Automotive Misfortunes, Let’s Review.

My cat Malibu and I were recently reading an issue of HRM while it was too cold outside to actually do something productive. One of the editors was describing some of the unlucky automotive related events that have happened to him over the years.  Some were admittedly his fault, and others were beyond his control.  So I began to reminisce myself on some of my own “misfortunes”.

Let’s take a look back, shall we?

- I once hung a car from the shop ceiling….. by it’s hood.  Hood hinges are much stronger than you would think, so is the chainfall for pulling engines out.

- While still not fully awake yet, I opened the garage door and took a very complete step into a drain bucket full of waste oil.  That was a bad way to start the morning.

- After not being able to loosen a bumper bolt on one of my trucks, I got out my big 1/2 inch drive breaker bar.  I applied all the pulling force that my body could possibly make, when the breaker bar suddenly snapped and I punched myself in the face. It was definitely the hardest punch I have ever thrown or received.

- I learned that throwing a brake-less 1964 Thunderbird into park when it is rolling will not even begin to slow it down. Then in a panic, if you push the Thunderbird’s “emergency” brake pedal to the floor, the cables WILL snap.  This chain of events will guarantee a firm crash into a beautiful 1976 Corvette.

- Late at night, when cruising home from a friends house, I missed the end of the street, drove across a busy road, got a little bit of air-time, and landed my truck in someones beautifully groomed front lawn.  That sure was awkward.

- It turns out that a clogged catalytic converter can cause a 1988 Camaro automatic transmission to not shift properly.  So spending 11 hours replacing a working transmission with another working transmission is not going to unclog the catalytic converter and fix the real problem.  Mental Note: Only buy cars older than 1973!

- You will never see as much traffic on your road as when you lose your driveshaft during the maiden voyage of your project car.  I guess I should have tightened those u-joint caps down.

- I think we have all forgotten to install an oil drain plug before. The difference is, the Cadillac that I forgot it on held 8 quarts of oil (with the drain plug in) .  8 quarts makes one heck of an oil slick.  Luckily, I noticed before I started the engine.

- Just because the neighbor is rumored to be in jail, doesn’t mean you can take his 83 Riviera through the woods.  However, it did prove that a V8, front wheel drive car is not a good off-roading vehicle.

- I got pulled over by a police officer that was on a bicycle.  It was kind of a humorous situation, and I deserved the ticket.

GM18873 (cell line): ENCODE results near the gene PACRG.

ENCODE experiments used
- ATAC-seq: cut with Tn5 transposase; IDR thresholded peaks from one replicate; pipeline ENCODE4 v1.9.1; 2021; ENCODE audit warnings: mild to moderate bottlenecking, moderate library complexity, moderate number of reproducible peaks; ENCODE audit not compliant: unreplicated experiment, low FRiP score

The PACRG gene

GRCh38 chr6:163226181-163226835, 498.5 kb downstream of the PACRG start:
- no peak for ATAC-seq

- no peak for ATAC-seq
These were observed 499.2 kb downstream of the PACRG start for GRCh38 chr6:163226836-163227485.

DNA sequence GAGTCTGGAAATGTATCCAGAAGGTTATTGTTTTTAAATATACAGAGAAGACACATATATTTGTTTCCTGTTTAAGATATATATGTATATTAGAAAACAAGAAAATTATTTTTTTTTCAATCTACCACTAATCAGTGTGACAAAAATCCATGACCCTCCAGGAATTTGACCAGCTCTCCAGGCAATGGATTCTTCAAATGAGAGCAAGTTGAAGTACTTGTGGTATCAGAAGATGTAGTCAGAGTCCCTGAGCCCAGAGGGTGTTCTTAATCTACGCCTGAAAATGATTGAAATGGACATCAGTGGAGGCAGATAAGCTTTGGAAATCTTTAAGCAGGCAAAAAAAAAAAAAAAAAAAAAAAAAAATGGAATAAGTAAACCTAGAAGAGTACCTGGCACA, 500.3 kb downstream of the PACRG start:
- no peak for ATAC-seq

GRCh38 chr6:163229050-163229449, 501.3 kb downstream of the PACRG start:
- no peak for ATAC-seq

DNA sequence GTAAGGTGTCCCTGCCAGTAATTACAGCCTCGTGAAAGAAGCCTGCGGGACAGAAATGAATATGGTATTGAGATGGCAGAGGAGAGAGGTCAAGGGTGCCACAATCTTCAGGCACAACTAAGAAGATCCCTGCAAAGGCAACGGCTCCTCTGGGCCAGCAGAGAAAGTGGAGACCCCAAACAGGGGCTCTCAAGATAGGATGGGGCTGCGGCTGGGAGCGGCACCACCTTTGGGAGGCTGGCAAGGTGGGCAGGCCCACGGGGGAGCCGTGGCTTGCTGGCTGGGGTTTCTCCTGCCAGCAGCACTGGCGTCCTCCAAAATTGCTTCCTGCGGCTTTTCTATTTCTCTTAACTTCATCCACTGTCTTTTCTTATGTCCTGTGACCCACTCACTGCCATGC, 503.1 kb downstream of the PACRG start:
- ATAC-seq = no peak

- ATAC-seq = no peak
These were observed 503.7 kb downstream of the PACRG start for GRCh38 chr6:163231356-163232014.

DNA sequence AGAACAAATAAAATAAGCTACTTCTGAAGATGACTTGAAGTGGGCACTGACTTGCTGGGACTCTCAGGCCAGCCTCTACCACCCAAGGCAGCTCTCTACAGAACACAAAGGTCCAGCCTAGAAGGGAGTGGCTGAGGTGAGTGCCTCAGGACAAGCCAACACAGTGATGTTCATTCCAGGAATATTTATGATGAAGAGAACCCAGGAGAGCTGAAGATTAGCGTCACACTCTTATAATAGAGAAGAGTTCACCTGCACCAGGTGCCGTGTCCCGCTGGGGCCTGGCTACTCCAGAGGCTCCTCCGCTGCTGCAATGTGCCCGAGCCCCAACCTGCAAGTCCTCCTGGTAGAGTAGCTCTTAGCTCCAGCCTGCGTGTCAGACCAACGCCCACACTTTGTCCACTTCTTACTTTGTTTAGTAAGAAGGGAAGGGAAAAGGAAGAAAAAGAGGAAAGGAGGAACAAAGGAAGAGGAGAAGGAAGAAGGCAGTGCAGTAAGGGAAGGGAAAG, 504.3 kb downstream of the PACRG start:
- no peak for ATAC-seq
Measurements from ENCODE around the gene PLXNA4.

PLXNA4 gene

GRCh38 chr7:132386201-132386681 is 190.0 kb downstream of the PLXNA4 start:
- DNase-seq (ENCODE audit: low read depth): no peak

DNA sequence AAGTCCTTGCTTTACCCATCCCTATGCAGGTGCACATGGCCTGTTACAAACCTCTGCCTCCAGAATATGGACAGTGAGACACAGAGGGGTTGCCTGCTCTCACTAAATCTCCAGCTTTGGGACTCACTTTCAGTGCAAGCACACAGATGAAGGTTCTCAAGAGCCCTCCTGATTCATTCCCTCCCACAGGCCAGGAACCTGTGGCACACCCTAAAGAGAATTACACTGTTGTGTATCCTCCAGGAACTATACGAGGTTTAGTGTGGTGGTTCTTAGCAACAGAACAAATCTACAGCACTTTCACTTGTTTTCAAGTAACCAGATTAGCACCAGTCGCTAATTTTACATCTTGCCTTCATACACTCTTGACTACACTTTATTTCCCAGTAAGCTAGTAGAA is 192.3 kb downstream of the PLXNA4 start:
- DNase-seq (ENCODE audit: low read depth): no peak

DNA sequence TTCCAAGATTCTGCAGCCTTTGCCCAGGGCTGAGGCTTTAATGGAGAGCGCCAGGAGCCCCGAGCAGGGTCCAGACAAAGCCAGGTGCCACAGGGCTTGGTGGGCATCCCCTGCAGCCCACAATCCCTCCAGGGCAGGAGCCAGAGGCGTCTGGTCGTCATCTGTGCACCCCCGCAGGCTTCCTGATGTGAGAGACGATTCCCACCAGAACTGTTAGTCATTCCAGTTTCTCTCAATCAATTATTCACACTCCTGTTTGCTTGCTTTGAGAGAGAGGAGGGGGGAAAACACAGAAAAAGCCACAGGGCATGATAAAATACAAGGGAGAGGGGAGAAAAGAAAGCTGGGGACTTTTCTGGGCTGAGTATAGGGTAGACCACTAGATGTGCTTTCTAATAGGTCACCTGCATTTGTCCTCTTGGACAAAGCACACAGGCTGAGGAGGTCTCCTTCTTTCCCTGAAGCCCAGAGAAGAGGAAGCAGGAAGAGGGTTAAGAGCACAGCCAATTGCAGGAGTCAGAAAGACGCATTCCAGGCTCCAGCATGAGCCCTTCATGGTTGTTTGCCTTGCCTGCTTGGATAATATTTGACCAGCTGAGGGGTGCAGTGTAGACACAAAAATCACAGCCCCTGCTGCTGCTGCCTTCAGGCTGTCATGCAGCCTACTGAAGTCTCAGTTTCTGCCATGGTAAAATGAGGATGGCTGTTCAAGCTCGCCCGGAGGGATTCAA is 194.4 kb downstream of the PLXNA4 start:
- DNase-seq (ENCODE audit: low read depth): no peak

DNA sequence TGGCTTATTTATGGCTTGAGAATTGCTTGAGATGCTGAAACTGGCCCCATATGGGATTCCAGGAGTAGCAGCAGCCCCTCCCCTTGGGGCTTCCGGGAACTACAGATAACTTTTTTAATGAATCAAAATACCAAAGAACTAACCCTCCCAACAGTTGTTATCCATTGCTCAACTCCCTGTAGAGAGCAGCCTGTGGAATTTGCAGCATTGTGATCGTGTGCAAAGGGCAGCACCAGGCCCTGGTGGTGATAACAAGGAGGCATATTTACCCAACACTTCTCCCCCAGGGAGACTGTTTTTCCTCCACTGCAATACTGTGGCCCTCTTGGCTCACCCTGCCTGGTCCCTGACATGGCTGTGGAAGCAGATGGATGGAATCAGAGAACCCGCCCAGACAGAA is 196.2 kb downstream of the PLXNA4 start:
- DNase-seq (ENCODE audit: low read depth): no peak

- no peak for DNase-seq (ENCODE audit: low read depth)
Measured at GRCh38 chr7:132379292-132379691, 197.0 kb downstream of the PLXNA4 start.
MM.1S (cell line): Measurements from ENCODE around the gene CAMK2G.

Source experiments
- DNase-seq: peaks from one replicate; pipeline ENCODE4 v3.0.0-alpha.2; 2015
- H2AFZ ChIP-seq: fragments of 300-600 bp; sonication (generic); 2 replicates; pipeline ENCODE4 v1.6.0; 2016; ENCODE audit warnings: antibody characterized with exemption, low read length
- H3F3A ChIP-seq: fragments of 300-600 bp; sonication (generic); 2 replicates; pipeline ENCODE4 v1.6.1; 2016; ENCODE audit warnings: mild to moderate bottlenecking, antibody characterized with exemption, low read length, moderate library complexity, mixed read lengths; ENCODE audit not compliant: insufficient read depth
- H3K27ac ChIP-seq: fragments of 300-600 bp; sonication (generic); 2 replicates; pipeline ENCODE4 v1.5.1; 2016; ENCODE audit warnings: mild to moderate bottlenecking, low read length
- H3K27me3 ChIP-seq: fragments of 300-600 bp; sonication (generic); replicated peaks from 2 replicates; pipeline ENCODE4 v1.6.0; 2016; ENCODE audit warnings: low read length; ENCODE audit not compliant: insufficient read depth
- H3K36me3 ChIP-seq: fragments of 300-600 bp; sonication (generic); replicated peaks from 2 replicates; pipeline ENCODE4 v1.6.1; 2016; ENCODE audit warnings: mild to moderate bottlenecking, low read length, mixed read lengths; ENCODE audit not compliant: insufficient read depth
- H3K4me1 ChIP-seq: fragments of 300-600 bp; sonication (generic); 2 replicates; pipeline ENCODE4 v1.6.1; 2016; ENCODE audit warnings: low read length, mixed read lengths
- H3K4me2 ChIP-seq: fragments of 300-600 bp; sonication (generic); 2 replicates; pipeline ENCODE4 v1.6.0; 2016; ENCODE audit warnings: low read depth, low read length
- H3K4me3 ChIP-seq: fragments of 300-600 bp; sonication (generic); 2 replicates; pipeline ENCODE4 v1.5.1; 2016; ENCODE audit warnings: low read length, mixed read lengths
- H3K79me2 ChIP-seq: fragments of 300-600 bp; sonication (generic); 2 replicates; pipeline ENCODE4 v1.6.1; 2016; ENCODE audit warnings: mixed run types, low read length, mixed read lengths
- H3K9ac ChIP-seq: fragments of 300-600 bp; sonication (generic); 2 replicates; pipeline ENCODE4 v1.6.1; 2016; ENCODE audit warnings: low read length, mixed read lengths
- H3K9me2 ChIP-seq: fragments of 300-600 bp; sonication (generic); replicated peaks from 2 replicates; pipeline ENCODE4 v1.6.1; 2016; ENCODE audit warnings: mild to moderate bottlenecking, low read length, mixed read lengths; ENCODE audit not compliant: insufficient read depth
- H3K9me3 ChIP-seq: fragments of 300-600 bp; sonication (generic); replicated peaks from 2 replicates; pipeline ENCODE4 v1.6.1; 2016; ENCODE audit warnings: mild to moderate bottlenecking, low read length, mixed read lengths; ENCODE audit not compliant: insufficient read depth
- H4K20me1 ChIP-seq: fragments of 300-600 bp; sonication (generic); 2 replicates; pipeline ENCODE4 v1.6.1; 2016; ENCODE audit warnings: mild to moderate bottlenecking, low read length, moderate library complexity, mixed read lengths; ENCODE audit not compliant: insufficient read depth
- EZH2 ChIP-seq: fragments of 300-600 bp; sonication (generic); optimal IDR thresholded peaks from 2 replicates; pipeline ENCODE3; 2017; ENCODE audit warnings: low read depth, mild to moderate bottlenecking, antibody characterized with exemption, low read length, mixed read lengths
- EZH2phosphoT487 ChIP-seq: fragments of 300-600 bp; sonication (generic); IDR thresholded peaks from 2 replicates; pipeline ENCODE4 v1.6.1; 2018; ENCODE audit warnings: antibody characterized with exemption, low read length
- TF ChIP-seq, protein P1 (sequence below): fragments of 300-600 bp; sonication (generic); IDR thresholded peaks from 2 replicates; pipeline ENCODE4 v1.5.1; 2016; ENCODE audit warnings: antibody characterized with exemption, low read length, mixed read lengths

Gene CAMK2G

- Contrary to popular belief, Olds Cutlass Ciera’s aren’t good at hill climbing in the sand pits.  My friend rolled his onto it’s roof, and I got to help him flip it back over.  As far as his parents knew, a tree fell on it.  I hope they don’t read this.

- An easy way to test the strength of a wooden 4×4 is to place a 60 Pontiac body on it. If it breaks, and dumps the body on the ground, then it is not a very strong piece wood.

- It turns out that the automatic transmissions in rear wheel drive cars are very close to the floor pans. So if you aren’t paying attention when installing a B&M shifter, you can easily drill through the floor pan and into the top of the transmission.

I will finish it off with an explanation of the fine moment in history pictured above.  Yeap, it’s me many years ago….. borrowing a pair of women’s sunglasses to protect my eyes from the burning magma 2 feet from my face.  There is so much wrong with this picture that I cannot even begin to explain.  What the heck was I thinking?

AUTO NEWS: Toyota Gas Pedal Fix!

The Toyota Press room is reporting that they now have a fix for the gas pedal sticking problem.  They will be adding a “precision-cut steel reinforcement bar” to the gas pedals to reduce friction within the pedal that on rare occasions, could cause the pedal to stick.

Drive-by-wire failure was inevitably going to happen at some point, it was just just a question of  which manufacturer it would be.  Toyota was the unfortunate winner of this fail-contest, but their immediate reaction (from what I saw) is commendable in my opinion.  They not only halted the sales of the effected models (huge money lost), but they even stopped production on new vehicles until the solution was in place (massively huge money lost).  So although this issue was clearly a serious one that affected a lot of people, Toyota deserves a pat on the back for locking down the problem and correcting it in timely fashion.  Maybe I would have a different opinion if I owned a new Toyota with a sticky gas pedal. Though, I think would probably just push in my clutch pedal, instead of crashing ;) Call the “precision-cut steel reinforcement bar” a shim if you want, but hey, if it works, it works.